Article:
Sardonic Art Professor Dead at 69

Phillips Simkin put on multiple art projects in the mid-80's, while his most famous was a cast of the Liberty Bell. (Tom Levy)
Phillips Simkin put on multiple art projects in the mid-80’s, while his most famous was a cast of the Liberty Bell. (Tom Levy)

York College professor Phillips Simkin, best known for his casting and copyrighting of the crack in the Liberty Bell, died on Nov. 26 at the age of 69 from congestive heart failure.
      The Philadelphia native studied at the Tyler School of Art and received a Master’s degree in fine arts from Cornell University. He began teaching 2D and 3D design at York College in 1973 as a full time faculty member. Professor Simkin also taught printmaking, graphic design and was known for putting his unique and sardonic sense of humor into all of his artwork.
      Simkin was given permission to cast the crack in the Liberty Bell by the National Park Service. He described the work as turning a negative into a positive. Simkin went on to have a successful art and teaching career.
      His artwork over the years included Your Fifteen Minutes, where thousands of artists performed on a stage Simkin built for the show “Made in Philadelphia.” Another art installation included the Public Center for the Collection and Dissemination of Secret, where commuters would whisper secrets into street phone banks and hear the secrets of other anonymous people. In 1980, Professor Simkin was commissioned to build a performance piece for the Winter Olympics held in Lake Placid New York.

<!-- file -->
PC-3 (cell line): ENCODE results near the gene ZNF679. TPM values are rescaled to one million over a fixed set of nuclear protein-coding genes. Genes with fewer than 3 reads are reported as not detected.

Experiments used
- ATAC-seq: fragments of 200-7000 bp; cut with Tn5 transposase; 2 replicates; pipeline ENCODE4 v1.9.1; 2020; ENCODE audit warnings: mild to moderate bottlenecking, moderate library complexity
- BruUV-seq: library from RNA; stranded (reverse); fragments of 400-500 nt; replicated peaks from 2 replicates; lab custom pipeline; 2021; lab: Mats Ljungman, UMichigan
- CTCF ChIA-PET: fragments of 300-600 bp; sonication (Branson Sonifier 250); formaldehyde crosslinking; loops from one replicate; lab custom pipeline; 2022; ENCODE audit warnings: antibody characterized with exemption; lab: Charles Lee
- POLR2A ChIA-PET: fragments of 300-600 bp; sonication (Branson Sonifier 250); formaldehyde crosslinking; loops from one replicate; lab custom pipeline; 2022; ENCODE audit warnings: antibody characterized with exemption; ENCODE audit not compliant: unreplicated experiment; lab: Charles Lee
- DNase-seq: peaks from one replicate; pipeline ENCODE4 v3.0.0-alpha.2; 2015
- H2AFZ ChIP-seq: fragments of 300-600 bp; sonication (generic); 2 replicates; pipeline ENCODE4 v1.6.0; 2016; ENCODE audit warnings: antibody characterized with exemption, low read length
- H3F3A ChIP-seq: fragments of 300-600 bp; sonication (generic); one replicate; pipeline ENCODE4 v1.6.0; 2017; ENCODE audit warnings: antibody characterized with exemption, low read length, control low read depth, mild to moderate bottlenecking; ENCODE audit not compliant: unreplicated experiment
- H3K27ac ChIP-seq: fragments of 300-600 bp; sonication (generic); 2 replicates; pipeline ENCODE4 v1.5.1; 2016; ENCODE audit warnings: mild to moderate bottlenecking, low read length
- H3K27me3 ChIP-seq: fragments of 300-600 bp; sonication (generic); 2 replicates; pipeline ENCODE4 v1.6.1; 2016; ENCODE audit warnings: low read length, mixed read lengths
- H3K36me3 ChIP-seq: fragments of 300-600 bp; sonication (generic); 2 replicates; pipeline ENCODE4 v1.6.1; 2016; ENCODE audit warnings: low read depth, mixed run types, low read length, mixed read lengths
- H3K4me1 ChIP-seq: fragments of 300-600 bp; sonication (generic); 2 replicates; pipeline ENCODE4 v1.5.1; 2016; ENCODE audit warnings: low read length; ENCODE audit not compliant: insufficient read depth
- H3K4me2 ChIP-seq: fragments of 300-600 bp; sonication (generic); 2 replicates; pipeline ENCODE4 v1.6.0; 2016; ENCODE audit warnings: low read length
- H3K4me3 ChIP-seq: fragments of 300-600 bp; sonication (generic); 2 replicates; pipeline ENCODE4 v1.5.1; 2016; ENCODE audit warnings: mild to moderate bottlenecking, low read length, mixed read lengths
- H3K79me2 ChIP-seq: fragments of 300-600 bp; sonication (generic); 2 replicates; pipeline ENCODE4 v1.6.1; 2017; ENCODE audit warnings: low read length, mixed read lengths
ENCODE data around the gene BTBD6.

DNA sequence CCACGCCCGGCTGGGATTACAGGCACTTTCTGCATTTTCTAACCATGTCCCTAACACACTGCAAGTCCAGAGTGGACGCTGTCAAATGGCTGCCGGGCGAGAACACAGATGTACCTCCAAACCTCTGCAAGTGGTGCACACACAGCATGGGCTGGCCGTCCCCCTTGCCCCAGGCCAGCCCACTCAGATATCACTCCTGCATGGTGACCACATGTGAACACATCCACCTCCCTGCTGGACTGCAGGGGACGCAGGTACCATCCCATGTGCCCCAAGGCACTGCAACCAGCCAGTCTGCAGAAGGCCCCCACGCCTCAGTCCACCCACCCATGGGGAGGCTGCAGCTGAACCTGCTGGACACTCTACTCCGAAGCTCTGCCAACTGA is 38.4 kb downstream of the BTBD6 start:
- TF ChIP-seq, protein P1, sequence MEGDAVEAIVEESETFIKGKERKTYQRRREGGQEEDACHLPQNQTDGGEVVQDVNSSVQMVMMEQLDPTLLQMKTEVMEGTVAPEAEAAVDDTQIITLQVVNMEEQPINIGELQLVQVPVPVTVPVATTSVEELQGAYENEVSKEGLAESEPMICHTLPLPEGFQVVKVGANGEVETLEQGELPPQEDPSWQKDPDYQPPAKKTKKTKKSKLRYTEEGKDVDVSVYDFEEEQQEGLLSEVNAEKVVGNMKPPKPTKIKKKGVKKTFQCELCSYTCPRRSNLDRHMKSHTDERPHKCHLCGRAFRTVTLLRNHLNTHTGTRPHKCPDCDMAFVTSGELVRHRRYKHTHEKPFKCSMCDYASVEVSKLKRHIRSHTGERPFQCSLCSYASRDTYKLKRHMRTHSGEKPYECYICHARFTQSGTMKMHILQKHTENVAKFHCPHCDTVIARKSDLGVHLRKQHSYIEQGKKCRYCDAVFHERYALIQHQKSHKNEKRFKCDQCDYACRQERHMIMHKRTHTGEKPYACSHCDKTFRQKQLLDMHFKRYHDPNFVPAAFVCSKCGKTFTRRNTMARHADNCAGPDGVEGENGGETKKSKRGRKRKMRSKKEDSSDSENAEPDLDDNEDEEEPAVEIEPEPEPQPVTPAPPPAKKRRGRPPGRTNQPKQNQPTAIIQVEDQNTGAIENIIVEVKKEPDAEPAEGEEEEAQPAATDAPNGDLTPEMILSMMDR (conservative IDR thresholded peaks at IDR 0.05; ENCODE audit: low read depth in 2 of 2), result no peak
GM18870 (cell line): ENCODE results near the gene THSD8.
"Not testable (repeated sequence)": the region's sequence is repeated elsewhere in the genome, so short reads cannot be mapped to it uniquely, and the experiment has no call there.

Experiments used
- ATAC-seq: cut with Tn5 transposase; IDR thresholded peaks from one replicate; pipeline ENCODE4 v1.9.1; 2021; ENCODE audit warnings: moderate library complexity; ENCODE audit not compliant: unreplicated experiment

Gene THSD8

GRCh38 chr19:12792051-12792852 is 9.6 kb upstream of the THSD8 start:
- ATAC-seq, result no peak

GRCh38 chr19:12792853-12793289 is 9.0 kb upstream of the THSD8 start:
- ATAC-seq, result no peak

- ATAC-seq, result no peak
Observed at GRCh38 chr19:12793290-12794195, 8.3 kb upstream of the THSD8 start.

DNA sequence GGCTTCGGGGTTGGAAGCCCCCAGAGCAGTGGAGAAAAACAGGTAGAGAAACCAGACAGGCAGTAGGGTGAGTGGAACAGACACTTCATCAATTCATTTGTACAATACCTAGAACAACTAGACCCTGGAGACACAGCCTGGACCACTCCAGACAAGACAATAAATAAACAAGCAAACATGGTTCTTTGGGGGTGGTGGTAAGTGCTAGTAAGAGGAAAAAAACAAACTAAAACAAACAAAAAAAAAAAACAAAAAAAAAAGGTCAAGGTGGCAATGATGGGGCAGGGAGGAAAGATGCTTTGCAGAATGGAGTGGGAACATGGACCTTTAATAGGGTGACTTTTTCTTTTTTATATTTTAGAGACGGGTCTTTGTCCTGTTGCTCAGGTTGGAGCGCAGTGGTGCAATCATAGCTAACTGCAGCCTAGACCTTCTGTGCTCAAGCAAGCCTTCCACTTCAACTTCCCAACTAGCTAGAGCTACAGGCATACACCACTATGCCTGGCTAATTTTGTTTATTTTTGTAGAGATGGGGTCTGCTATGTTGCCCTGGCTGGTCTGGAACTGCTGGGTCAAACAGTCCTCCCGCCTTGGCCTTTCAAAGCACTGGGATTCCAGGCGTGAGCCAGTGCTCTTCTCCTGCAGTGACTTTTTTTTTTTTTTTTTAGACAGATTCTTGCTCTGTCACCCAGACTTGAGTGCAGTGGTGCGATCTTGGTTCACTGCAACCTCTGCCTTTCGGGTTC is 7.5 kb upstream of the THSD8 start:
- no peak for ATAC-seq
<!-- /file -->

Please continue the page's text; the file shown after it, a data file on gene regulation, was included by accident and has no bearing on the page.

His works were shown at galleries around the country including the Marian Locks Art Gallery, the Pennsylvania Academy of the Fine Arts and the University of Pennsylvania’s Institute of Contemporary Art. Simkin received a variety of awards for his artwork over the years including the Louis Comfort Tiffany Prize Award, which awards money to artists all over the country.
      After 37 years of teaching, Simkin retired in 2010 as a professor emeritus. In his retirement, he worked on solely computer based images, working with digital printmaking and developing iPad applications.
      A funeral was held for professor Simkin on Dec. 5. He is survived by his wife Lois Johnson, a fellow printmaker who suffers from Alzheimers disease. Contributions in his name can be made to the Philadelphia Alzheimer’s Association Delaware Valley Chapter.

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